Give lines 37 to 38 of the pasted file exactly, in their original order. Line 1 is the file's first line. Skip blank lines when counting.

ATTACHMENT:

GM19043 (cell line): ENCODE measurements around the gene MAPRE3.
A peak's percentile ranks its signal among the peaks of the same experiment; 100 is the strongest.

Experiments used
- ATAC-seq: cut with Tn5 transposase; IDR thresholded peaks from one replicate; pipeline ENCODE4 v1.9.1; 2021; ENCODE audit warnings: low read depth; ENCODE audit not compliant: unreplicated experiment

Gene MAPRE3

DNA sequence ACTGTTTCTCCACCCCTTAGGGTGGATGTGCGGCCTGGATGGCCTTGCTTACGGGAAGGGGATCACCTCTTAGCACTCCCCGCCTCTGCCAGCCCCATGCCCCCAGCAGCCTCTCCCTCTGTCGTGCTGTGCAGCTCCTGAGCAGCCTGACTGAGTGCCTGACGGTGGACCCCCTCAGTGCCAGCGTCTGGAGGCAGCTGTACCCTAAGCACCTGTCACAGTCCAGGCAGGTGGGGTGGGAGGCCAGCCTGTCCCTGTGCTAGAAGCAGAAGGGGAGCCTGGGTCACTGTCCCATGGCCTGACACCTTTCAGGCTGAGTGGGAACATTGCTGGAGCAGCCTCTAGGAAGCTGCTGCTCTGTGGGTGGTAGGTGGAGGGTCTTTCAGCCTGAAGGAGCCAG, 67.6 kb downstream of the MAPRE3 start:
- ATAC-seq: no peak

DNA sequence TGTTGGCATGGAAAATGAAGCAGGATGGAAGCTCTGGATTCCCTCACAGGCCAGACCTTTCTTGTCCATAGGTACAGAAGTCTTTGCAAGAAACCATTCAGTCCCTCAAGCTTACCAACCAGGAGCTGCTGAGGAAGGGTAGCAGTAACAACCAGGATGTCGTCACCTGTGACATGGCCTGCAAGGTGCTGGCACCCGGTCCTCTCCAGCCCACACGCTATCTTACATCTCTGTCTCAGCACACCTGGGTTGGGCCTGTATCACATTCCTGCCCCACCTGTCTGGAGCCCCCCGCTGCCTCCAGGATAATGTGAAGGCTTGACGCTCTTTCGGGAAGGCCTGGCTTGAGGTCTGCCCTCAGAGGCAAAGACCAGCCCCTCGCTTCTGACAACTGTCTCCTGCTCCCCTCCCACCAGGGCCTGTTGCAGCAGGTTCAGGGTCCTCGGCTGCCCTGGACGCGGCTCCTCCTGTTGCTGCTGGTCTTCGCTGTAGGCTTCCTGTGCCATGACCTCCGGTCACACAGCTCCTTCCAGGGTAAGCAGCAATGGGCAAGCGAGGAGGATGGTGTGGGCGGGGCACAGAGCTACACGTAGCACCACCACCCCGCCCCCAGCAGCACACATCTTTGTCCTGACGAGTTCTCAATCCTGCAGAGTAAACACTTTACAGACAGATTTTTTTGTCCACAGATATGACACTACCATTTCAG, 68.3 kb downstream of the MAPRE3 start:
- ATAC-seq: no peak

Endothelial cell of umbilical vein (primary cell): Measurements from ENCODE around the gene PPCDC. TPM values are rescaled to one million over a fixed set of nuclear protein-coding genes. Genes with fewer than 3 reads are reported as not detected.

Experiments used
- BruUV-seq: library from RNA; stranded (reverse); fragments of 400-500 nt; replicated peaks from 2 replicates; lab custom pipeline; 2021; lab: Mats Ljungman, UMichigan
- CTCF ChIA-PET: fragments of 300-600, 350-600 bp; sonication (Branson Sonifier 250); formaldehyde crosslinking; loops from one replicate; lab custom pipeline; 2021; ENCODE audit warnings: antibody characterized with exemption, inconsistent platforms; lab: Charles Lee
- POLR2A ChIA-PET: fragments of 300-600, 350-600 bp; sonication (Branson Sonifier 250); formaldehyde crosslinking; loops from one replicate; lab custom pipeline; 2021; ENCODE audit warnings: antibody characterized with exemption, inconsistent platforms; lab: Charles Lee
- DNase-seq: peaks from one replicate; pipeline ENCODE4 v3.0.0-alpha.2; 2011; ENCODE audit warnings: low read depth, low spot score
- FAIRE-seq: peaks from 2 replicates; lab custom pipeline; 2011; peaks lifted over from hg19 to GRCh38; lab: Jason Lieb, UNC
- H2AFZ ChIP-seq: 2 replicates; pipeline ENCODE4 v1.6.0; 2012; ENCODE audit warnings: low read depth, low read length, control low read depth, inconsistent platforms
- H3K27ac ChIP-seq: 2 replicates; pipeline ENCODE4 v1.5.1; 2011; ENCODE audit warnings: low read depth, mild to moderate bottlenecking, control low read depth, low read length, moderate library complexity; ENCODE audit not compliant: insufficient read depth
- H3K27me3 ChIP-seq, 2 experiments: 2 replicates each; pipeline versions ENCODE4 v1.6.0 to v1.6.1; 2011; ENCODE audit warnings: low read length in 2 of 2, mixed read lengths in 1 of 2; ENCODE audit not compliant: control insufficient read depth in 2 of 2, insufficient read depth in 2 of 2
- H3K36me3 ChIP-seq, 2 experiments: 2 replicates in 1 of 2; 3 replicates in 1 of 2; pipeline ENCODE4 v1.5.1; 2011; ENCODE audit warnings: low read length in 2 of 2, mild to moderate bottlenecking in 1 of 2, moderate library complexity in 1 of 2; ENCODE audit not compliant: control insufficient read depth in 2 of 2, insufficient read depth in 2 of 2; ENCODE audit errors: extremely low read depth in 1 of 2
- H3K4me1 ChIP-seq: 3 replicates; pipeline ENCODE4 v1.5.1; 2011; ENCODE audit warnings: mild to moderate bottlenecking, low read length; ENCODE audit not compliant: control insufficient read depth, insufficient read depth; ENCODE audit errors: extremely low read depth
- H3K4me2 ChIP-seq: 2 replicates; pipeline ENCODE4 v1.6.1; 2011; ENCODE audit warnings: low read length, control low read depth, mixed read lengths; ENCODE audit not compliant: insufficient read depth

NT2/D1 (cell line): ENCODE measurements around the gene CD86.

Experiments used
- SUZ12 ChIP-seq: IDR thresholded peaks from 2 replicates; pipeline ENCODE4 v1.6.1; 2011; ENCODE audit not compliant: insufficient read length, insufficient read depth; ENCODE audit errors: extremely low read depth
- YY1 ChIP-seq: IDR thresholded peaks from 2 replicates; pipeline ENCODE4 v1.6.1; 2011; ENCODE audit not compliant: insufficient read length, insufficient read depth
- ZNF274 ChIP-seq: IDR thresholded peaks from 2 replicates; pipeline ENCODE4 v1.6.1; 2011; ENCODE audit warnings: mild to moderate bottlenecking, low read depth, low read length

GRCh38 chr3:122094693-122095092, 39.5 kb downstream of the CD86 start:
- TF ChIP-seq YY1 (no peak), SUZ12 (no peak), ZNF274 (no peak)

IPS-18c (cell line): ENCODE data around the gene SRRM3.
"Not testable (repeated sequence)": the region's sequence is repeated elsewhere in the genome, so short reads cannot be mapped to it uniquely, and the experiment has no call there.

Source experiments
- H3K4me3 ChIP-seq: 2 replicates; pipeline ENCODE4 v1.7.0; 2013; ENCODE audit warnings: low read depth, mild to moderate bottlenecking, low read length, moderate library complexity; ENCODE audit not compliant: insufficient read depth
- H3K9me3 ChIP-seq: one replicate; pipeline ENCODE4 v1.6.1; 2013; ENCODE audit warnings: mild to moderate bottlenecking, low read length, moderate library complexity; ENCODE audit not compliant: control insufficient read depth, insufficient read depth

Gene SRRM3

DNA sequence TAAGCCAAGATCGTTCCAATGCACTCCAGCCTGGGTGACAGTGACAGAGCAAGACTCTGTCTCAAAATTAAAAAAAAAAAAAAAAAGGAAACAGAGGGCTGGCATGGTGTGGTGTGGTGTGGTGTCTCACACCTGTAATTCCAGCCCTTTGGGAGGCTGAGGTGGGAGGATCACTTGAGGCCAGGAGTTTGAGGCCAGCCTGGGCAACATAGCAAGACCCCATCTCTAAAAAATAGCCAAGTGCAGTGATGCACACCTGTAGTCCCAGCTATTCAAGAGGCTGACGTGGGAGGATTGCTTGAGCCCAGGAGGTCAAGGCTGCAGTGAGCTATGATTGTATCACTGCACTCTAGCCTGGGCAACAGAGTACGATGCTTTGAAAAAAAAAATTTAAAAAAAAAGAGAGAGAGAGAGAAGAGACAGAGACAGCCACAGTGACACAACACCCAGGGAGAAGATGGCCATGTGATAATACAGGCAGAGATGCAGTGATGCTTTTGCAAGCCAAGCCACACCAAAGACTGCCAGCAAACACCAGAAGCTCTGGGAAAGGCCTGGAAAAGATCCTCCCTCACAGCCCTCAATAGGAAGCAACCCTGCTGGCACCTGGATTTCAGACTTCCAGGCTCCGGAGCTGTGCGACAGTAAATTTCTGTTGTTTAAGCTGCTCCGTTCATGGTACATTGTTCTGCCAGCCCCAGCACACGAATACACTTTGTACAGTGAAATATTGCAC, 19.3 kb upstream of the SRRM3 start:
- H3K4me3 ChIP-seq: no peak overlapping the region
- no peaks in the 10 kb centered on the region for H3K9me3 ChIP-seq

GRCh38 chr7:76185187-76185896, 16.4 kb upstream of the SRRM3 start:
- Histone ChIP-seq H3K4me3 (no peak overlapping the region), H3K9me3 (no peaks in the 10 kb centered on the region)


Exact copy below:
- H3K4me3 ChIP-seq: no peak overlapping the region
- no peaks in the 10 kb centered on the region for H3K9me3 ChIP-seq